Tim McCurry
Lisa Davilia
Richard Fasschant
Lindsay Vani
Tara Cason
Kathy Cook
Candy Brown Thompson
Mary Sylvain
Emily Isenhart

VII. Staff Membership

Peggie Garner
Title: County Extension Director
Phone: (910) 455-5873
Email: peggie_garner@ncsu.edu
Brief Job Description: Adminstration and Family and Consumer Sciences responsibilities of housing, financial resouce management and Extension and Community Association liaison.

Marie Bowman
Title: Farmers’ Market/Incubator Farm Manager
Phone: (910) 455-5873
Email: mkschwei@ncsu.edu

Rosy Buitron
Title: Nutrition Program Assistant, Parent Education
Phone: (910) 455-5873
Email: rbuitro@ncsu.edu

Mike Frinsko
Title: Area Specialized Agent, Agriculture - Aquaculture
Phone: (252) 448-9621
Email: mike_frinsko@ncsu.edu
Brief Job Description: Provide technical training and assistance to commercial aquaculture producers in the Southeast Extension District

Debbie Goncalves
Title: County Extension Administrative Assistant
Phone: (910) 455-5873
Email: deborah_goncalves@ncsu.edu
Brief Job Description: Administrative Support to County Extension Director and provide support for all staff. County Leave Administrator and County Computer Contact at NCSU.

Marissa Herchler
Title: Area Specialized Agent, Agriculture - Animal Food Safety (FSMA Programs)
Phone: (919) 515-5396
Email: marissa_herchler@ncsu.edu
Brief Job Description: Marissa is an Area Specialized Agent for animal food safety, with emphasis on the new Food Safety Modernization Act rules, as they apply to feed mills in North Carolina. Please contact Marissa with any FSMA related questions, or PCQI training inquiries.

Kate Holt
Title: County Extension Support Specialist, Agriculture
Phone: (910) 455-5873
Email: kate_holt@ncsu.edu

Melissa Huffman
Title: Extension Agent, Agriculture
Phone: (910) 455-5873
Email: melissa_huffman@ncsu.edu
Brief Job Description: Field Crops and Pesticide Coordinator

Lynette Johnston
Title: Area Specialized Agent, Food Safety
Phone: (919) 515-0303
Email: lynette_johnston@ncsu.edu

Colby Lambert
Title: Area Specialized Agent, Forestry
Phone: (910) 814-6041
Email: colby_lambert@ncsu.edu
Brief Job Description: Provides educational opportunities and technical support to forest landowners, agents, and forest industry in eastern North Carolina.

Danny Lauderdale
Title: Area Specialized Agent, Nursery and Greenhouse, Eastern Region
Phone: (252) 237-0111
Email: danny_lauderdale@ncsu.edu
Brief Job Description: Provides programming to commercial ornamental nursery and greenhouse producers in eastern North Carolina.

Bill Lord
Title: Area Specialized Agent, Water Resources
Phone: (919) 496-3344
Email: william_lord@ncsu.edu
Brief Job Description: Water quality education and technical assistance

Stephanie McDonald-Murray
Title: Regional Nutrition Extension Associate - Southeast EFNEP and SNAP-Ed
Phone: (910) 296-2143
Email: stephanie_mcdonald@ncsu.edu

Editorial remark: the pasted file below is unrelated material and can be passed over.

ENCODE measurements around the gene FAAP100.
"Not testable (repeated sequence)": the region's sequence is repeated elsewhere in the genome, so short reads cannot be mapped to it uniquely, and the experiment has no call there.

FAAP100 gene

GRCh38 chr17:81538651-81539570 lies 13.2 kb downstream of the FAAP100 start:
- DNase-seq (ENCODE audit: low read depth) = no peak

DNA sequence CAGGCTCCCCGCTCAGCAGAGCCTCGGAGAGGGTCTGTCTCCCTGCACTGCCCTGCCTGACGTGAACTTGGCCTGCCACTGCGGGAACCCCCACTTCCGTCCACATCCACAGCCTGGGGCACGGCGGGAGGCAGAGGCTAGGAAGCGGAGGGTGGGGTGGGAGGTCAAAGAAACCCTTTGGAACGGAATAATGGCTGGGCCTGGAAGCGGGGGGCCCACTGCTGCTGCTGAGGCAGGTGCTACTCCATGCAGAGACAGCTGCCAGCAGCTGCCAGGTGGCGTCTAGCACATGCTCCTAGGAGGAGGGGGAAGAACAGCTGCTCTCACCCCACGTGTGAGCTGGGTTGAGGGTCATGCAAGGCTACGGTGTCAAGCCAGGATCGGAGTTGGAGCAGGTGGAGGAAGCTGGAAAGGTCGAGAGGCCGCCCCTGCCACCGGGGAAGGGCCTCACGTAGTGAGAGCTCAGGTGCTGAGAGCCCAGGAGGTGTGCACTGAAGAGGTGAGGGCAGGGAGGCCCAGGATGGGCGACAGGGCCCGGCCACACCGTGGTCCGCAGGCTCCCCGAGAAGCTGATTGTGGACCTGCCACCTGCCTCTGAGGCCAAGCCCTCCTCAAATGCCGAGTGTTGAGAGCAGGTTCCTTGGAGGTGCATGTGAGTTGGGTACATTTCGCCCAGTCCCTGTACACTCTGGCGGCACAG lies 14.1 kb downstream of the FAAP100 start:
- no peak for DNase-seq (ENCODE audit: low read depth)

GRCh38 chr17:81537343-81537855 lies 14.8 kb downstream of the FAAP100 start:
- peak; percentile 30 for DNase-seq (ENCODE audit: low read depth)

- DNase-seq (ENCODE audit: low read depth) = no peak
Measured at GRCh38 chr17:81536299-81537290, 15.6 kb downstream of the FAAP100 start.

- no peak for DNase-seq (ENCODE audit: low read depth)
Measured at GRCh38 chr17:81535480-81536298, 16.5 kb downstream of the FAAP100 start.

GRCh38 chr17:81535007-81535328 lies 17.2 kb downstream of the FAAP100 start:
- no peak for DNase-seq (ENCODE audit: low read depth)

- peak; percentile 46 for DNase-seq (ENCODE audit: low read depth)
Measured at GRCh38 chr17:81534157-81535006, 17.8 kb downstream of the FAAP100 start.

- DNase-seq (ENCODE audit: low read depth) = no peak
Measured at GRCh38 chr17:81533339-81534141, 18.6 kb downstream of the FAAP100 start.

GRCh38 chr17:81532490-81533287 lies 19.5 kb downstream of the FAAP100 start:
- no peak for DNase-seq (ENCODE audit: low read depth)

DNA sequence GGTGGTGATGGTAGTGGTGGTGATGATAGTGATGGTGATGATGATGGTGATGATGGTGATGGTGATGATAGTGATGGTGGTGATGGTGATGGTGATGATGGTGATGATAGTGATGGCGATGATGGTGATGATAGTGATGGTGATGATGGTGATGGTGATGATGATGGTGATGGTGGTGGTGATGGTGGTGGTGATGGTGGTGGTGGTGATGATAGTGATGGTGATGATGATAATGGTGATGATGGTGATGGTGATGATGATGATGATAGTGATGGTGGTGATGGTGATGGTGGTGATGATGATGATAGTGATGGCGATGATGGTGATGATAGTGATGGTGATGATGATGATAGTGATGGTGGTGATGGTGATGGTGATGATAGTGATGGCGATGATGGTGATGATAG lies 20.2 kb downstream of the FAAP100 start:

Brief Job Description: Job Description: Provides programmatic supervision to the EFNEP program in the South East District.

Rachel McDowell
Title: Area Specialized Agent, Consumer & Retail Food Safety
Phone: (919) 515-9155
Email: romcdowe@ncsu.edu
Brief Job Description: Support FCS Agents in delivering timely and evidence-based food safety education and information to stakeholders in NC.

Wanda Mills
Title: Extension Agent, 4-H Youth Development
Phone: (910) 455-5873
Email: wanda_mills@ncsu.edu

Emilee Morrison
Title: Program Assistant, Water Quality
Phone: (910) 455-5873
Email: emilee_mroz@ncsu.edu

John Osborne
Title: 4-H Program Assistant
Phone: (910) 455-5873
Email: john_osborne@ncsu.edu

Diana Rashash
Title: Area Specialized Agent, Water Quality/Waste Management
Phone: (910) 455-5873
Email: diana_rashash@ncsu.edu
Brief Job Description: Water and wastewater issues of all types: stormwater, aquatic weed ID & control, water quality & quantity, septic systems, animal waste, land application of wastewater, environment & sustainability, climate, etc.

Lisa Rayburn
Title: Extension Agent, Agriculture - Horticulture
Phone: (910) 455-5873
Email: lisa_rayburn@ncsu.edu

Ivy Reid
Title: Interim 4-H Agent
Phone: (910) 455-5873
Email: ivy_reid@ncsu.edu
Brief Job Description: 4-H and Youth Development

Margaret Ross
Title: Area Specialized Agent, Agriculture - Poultry
Phone: (252) 670-8254
Email: margaret_ross@ncsu.edu
Brief Job Description: Working with commercial poultry producers to assist in writing nutrient management plans and conducting educational programming.

Chip Simmons
Title: Area Specialized Agent, Agriculture - Food Safety
Phone: (919) 414-5632
Email: odsimmon@ncsu.edu

Dawn Stallings
Title: Extension Agent, 4-H Youth Development
Phone: (910) 455-5873
Email: dmmckinn@ncsu.edu

Wesley Stallings
Title: Area Specialized Agent, Agriculture- Grain Crops
Phone: (910) 455-5873
Email: wcstalli@ncsu.edu
Brief Job Description: Agriculture-Grain Crops

Allan Thornton
Title: Extension Associate
Phone: (910) 592-7161
Email: allan_thornton@ncsu.edu
Brief Job Description: Vegetable Extension Specialist. Conducts Extension and applied research programs for commercial vegetable and fruit growers and agents in eastern North Carolina.

Mitch Woodward
Title: Area Specialized Agent, Watersheds and Water Quality
Phone: (919) 250-1112
Email: mdwoodwa@ncsu.edu
Brief Job Description: NC Cooperative Extension's Goals include: - NC's natural resources and environmental quality will be protected, conserved and enhanced. - NC will have profitable, environmentally sustainable plant, animal and food systems. Protecting our environmental resources, particularly drinking water quality, is a top priority in NC. NC Cooperative Extension is a leader in teaching, researching, and accelerating the adoption of effective water quality protection practices.

VIII. Contact Information

Onslow County Center
4024 Richlands Hwy
Jacksonville, NC 28540

Phone: (910) 455-5873
Fax: (910) 455-0977
URL: http://onslow.ces.ncsu.edu